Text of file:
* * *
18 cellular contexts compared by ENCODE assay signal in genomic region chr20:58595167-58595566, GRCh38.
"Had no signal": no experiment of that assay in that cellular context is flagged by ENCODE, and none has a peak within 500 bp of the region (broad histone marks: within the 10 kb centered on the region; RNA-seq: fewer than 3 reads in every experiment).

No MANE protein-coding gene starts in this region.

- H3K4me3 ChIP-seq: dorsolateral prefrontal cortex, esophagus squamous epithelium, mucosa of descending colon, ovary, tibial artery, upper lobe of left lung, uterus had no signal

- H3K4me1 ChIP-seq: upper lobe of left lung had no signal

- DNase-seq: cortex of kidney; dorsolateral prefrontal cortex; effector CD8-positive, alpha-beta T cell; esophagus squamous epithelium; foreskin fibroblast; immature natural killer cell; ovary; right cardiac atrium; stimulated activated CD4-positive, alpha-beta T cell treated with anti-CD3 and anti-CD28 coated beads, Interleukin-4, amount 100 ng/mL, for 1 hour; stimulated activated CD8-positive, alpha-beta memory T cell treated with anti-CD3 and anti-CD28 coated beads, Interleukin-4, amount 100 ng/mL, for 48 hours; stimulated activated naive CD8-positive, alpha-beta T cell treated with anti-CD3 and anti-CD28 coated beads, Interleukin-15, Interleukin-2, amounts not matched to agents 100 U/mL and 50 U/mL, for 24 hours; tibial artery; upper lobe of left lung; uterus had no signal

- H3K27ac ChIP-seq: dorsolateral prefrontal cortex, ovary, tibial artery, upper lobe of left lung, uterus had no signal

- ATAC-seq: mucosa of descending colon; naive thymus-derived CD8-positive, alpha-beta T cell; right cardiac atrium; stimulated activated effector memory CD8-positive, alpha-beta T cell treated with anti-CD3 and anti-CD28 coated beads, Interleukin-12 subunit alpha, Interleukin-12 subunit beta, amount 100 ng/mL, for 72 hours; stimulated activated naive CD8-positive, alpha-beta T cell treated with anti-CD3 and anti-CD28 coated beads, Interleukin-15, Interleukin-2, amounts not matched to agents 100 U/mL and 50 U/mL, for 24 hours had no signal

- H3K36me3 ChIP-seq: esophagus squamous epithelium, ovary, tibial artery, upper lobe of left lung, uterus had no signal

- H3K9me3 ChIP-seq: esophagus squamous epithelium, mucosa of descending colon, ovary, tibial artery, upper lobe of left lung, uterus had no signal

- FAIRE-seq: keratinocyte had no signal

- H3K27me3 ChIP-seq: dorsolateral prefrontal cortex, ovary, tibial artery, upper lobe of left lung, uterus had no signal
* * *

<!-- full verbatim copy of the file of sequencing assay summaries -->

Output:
18 cellular contexts compared by ENCODE assay signal in genomic region chr20:58595167-58595566, GRCh38.
"Had no signal": no experiment of that assay in that cellular context is flagged by ENCODE, and none has a peak within 500 bp of the region (broad histone marks: within the 10 kb centered on the region; RNA-seq: fewer than 3 reads in every experiment).

No MANE protein-coding gene starts in this region.

- H3K4me3 ChIP-seq: dorsolateral prefrontal cortex, esophagus squamous epithelium, mucosa of descending colon, ovary, tibial artery, upper lobe of left lung, uterus had no signal

- H3K4me1 ChIP-seq: upper lobe of left lung had no signal

- DNase-seq: cortex of kidney; dorsolateral prefrontal cortex; effector CD8-positive, alpha-beta T cell; esophagus squamous epithelium; foreskin fibroblast; immature natural killer cell; ovary; right cardiac atrium; stimulated activated CD4-positive, alpha-beta T cell treated with anti-CD3 and anti-CD28 coated beads, Interleukin-4, amount 100 ng/mL, for 1 hour; stimulated activated CD8-positive, alpha-beta memory T cell treated with anti-CD3 and anti-CD28 coated beads, Interleukin-4, amount 100 ng/mL, for 48 hours; stimulated activated naive CD8-positive, alpha-beta T cell treated with anti-CD3 and anti-CD28 coated beads, Interleukin-15, Interleukin-2, amounts not matched to agents 100 U/mL and 50 U/mL, for 24 hours; tibial artery; upper lobe of left lung; uterus had no signal

- H3K27ac ChIP-seq: dorsolateral prefrontal cortex, ovary, tibial artery, upper lobe of left lung, uterus had no signal

- ATAC-seq: mucosa of descending colon; naive thymus-derived CD8-positive, alpha-beta T cell; right cardiac atrium; stimulated activated effector memory CD8-positive, alpha-beta T cell treated with anti-CD3 and anti-CD28 coated beads, Interleukin-12 subunit alpha, Interleukin-12 subunit beta, amount 100 ng/mL, for 72 hours; stimulated activated naive CD8-positive, alpha-beta T cell treated with anti-CD3 and anti-CD28 coated beads, Interleukin-15, Interleukin-2, amounts not matched to agents 100 U/mL and 50 U/mL, for 24 hours had no signal

- H3K36me3 ChIP-seq: esophagus squamous epithelium, ovary, tibial artery, upper lobe of left lung, uterus had no signal

- H3K9me3 ChIP-seq: esophagus squamous epithelium, mucosa of descending colon, ovary, tibial artery, upper lobe of left lung, uterus had no signal

- FAIRE-seq: keratinocyte had no signal

- H3K27me3 ChIP-seq: dorsolateral prefrontal cortex, ovary, tibial artery, upper lobe of left lung, uterus had no signal